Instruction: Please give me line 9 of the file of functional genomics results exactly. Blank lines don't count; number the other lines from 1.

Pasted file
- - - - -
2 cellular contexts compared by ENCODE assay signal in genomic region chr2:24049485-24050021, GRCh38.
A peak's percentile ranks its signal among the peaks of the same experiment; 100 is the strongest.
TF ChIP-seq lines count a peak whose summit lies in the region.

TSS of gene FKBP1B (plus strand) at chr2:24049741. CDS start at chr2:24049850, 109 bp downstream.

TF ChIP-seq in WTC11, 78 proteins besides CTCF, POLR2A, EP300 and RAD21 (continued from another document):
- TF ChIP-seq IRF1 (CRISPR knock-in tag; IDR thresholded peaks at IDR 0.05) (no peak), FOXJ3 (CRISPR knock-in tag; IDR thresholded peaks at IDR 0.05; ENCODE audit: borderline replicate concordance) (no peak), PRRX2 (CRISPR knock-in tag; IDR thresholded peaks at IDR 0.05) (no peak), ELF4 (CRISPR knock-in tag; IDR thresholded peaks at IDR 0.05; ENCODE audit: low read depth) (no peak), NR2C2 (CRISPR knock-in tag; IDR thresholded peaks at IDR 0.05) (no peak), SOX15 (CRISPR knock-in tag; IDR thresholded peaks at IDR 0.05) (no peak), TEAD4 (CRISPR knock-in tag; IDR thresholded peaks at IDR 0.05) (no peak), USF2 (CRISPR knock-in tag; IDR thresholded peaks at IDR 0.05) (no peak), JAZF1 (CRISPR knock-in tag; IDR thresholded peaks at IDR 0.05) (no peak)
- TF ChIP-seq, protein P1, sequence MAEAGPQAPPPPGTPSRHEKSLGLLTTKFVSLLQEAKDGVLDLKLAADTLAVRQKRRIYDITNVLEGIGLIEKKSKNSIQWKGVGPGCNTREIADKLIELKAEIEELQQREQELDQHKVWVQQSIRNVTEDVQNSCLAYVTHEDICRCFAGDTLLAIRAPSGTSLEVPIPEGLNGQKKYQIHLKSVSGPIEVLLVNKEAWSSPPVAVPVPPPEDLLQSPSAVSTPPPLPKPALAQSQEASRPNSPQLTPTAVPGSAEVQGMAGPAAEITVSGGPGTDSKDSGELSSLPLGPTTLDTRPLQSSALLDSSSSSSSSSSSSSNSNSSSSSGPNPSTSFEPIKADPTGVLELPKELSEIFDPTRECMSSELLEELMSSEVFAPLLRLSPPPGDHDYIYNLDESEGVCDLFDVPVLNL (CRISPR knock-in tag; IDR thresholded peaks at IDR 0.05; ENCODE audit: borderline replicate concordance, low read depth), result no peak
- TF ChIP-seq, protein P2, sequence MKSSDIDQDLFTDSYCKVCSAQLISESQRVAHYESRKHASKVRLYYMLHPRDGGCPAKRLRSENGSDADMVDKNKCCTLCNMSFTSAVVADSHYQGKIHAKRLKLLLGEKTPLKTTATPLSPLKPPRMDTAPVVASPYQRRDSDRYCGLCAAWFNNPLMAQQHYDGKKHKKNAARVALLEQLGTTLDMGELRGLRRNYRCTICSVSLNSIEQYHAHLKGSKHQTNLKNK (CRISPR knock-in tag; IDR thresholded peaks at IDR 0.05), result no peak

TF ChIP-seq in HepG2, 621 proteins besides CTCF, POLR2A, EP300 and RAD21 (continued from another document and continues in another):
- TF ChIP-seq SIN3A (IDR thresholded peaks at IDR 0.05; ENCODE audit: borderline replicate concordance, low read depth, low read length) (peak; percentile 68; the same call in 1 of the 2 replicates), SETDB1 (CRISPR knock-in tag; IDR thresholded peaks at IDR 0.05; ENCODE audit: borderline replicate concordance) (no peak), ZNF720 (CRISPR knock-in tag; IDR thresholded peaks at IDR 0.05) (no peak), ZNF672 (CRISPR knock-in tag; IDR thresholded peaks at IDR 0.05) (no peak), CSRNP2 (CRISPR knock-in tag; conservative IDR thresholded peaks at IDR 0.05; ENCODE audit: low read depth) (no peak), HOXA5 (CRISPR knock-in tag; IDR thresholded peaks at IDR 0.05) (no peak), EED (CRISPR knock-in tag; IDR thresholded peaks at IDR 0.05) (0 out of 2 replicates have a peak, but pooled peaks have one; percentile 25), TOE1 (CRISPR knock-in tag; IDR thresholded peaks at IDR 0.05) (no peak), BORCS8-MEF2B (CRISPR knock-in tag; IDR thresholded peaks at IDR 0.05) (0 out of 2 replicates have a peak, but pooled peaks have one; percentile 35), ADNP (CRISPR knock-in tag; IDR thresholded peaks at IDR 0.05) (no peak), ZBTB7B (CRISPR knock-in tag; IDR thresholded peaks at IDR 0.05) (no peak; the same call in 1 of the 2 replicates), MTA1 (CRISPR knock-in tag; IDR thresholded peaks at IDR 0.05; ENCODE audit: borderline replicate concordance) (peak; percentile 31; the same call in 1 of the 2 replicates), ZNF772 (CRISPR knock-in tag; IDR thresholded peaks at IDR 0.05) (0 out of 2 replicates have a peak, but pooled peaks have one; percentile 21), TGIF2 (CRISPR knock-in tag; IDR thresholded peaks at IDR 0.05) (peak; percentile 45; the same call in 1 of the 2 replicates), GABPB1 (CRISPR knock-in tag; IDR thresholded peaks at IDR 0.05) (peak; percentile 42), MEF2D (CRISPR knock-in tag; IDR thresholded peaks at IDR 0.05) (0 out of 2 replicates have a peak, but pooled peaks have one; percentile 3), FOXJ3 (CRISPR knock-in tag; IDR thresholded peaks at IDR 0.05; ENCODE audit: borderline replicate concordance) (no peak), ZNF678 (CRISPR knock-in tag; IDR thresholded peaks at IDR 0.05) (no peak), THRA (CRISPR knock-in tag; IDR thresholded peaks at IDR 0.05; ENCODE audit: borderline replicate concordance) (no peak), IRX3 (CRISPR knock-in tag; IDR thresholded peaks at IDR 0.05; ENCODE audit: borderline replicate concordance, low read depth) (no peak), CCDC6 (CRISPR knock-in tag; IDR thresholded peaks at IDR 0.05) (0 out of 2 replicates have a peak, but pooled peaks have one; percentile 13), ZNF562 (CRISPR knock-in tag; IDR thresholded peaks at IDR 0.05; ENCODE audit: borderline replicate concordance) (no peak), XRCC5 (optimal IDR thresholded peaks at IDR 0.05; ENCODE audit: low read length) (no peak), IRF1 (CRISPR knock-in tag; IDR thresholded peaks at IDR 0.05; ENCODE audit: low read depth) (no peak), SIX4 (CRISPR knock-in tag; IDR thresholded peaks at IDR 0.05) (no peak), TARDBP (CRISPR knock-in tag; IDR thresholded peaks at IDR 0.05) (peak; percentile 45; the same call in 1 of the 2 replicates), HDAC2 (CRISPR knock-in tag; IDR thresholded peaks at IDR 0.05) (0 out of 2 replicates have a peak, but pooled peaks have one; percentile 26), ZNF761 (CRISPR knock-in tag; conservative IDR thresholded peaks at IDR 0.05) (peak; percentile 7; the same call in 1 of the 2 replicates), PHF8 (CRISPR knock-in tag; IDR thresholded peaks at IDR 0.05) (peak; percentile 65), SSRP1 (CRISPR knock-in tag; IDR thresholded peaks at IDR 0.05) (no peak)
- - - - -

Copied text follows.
TF ChIP-seq in HepG2, 621 proteins besides CTCF, POLR2A, EP300 and RAD21 (continued from another document and continues in another):